Human Research Protection Program

Human Research Protection Program


The CUNY Human Research Protection Program (HRPP) is responsible for the protection of the rights and welfare of human subjects in research projects conducted at CUNY or by CUNY faculty, staff and students.

The information provided here summarizes select CUNY policies and procedures as a reference for John Jay researchers.  John Jay students, faculty and staff engaged in human subjects research should visit the CUNY website to become familiar with the revelant policies, to access document templates and for additional guidance.

Submissions to the HRPP / IRB

All research involving human subjects conducted by John Jay researchers must be reviewed by the CUNY HRPP or IRB and issued an approval or exempt determination prior to implementation. 

IDEATE:

Submissions to the IRB are made through IDEATE, an online platform available here: https://ideate.cuny.edu/home /   

Log in using your CUNY Portal credentials. 

 

GETTING HELP:

  • CUNY has provided a set of IDEATE user documents, available here.  This section is password-protected;  please email the John Jay HRPP Coordinator at jj-irb@jjay.cuny.edu to request the log-in credentials for these documents.
  • For assistance in determining whether an activity constitutes human subjects research requiring review by the HRPP / IRB, or to set up a consultation to discuss your project, email the John Jay HRPP Coordinator at jj-irb@jjay.cuny.edu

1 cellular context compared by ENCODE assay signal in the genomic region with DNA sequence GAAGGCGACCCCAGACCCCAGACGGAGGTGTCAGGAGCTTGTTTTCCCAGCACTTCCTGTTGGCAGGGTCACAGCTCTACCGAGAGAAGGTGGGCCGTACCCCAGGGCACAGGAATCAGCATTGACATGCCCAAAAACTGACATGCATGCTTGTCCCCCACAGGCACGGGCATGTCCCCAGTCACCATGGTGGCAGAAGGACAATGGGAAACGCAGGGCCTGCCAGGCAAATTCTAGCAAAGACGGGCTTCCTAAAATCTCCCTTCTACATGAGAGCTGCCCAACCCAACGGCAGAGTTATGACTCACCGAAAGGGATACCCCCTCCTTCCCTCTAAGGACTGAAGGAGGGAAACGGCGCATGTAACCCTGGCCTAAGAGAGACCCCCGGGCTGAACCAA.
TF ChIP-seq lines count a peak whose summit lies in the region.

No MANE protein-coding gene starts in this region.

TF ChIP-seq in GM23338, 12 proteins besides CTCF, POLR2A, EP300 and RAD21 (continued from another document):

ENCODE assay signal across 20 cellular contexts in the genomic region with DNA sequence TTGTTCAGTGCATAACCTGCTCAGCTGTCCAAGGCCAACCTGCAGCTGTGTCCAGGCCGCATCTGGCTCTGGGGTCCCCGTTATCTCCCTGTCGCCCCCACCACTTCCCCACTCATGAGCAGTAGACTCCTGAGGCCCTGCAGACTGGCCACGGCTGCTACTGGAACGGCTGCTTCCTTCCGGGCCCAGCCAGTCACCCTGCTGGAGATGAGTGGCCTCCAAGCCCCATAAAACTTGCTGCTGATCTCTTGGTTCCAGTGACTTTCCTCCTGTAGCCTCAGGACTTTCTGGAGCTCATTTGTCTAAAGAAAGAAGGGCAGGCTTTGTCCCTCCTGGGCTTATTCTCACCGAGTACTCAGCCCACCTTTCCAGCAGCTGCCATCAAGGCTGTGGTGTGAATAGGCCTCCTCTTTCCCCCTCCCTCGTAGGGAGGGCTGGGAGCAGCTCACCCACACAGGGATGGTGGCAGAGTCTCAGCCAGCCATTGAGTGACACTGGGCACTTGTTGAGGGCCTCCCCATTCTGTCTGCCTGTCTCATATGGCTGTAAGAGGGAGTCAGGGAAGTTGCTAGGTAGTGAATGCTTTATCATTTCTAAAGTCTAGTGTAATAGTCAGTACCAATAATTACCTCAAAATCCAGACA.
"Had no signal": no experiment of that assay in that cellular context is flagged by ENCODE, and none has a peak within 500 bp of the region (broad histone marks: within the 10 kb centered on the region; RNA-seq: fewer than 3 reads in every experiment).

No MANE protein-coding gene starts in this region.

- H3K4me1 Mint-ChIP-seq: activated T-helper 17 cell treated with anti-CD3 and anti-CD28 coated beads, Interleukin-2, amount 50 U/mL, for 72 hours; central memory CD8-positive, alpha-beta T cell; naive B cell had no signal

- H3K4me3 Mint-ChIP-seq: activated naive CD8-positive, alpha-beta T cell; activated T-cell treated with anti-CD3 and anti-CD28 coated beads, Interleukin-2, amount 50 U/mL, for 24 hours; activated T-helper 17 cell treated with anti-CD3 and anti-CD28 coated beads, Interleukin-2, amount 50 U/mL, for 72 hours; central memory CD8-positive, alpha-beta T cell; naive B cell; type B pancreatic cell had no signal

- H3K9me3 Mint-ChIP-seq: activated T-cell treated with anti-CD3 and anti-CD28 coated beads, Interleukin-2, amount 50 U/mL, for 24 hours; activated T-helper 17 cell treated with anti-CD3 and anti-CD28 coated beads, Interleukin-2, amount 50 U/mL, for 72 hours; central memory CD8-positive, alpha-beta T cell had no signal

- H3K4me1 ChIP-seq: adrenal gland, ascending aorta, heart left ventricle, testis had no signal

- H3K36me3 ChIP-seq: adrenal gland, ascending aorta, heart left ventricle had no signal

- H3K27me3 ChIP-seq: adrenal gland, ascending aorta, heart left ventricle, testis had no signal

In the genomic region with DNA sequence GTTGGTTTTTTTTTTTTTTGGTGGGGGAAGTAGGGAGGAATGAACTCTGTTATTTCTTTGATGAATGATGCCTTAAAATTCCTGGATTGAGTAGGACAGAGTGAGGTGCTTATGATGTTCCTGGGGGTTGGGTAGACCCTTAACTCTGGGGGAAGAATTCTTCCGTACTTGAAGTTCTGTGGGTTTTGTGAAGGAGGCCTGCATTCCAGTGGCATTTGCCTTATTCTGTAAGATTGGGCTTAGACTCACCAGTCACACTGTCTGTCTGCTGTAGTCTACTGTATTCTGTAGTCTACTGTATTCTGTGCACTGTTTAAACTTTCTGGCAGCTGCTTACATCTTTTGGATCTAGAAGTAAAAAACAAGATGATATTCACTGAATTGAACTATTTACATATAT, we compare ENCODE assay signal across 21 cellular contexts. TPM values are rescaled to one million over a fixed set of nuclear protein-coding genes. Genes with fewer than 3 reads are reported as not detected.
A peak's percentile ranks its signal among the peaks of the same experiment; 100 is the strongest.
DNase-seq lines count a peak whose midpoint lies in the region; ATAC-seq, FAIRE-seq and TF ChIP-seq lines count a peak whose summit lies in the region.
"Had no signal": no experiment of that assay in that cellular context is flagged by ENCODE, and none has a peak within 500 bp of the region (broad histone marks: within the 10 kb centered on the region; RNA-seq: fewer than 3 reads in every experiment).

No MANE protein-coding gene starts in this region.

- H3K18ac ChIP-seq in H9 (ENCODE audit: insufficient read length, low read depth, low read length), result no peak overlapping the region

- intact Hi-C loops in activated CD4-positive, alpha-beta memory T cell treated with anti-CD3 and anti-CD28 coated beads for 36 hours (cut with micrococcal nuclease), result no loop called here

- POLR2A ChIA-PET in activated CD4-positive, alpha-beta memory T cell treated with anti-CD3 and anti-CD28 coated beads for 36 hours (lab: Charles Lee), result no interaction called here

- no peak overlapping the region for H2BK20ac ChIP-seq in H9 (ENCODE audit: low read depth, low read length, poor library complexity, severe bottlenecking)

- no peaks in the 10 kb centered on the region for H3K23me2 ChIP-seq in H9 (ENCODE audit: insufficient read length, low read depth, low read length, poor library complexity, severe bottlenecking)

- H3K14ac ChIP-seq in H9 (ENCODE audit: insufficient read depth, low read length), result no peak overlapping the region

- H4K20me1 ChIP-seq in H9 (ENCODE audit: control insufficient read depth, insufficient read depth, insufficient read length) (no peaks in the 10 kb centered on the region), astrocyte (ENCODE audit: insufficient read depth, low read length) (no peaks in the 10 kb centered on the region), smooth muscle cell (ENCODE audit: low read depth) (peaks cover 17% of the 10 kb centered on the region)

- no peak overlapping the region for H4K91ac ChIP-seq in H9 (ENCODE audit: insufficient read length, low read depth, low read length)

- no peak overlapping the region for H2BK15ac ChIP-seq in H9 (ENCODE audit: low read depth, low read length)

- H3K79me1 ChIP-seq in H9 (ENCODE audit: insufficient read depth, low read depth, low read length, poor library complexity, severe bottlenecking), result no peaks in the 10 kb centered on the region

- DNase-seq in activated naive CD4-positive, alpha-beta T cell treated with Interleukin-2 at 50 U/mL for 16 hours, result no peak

Informed Consent

The ethical principal of autonomy, or respect for persons, requires that research participants be given the opportunity to choose what shall or shall not happen to them. Informed consent is the process by which research participants are provided information about the research and can make a decision about participation.

Informed consent is a process, not just a document, and involves an ongoing dialogue between the researcher and the participant, beginning with the first stages of recruitment and continuing throughout  the duration of the research. Informed consent is not limited to the presentation and signing of a consent form.  

Researchers  should consider the following when  planning  the informed consent process, and the application submitted to the IRB should include details and documents that address these elements:

  • Include the information that a reasonable person would want to have in order  to  make  an  informed  decision  about  whether  to  participate
    • This must include the basic elements of informed consent delineated in 45 CFR 46.116(b) unless the IRB grants a waiver of informed consent or an alteration of informed consent, or has approved broad consent.
  • Provide the information in a manner and language that is understood by the potential participant
    • When a researcher expects to enroll non-English speaking participants, translations of the English language consent document (and all subject materials, recruitment materials, etc.), must be translated into the language of those participants.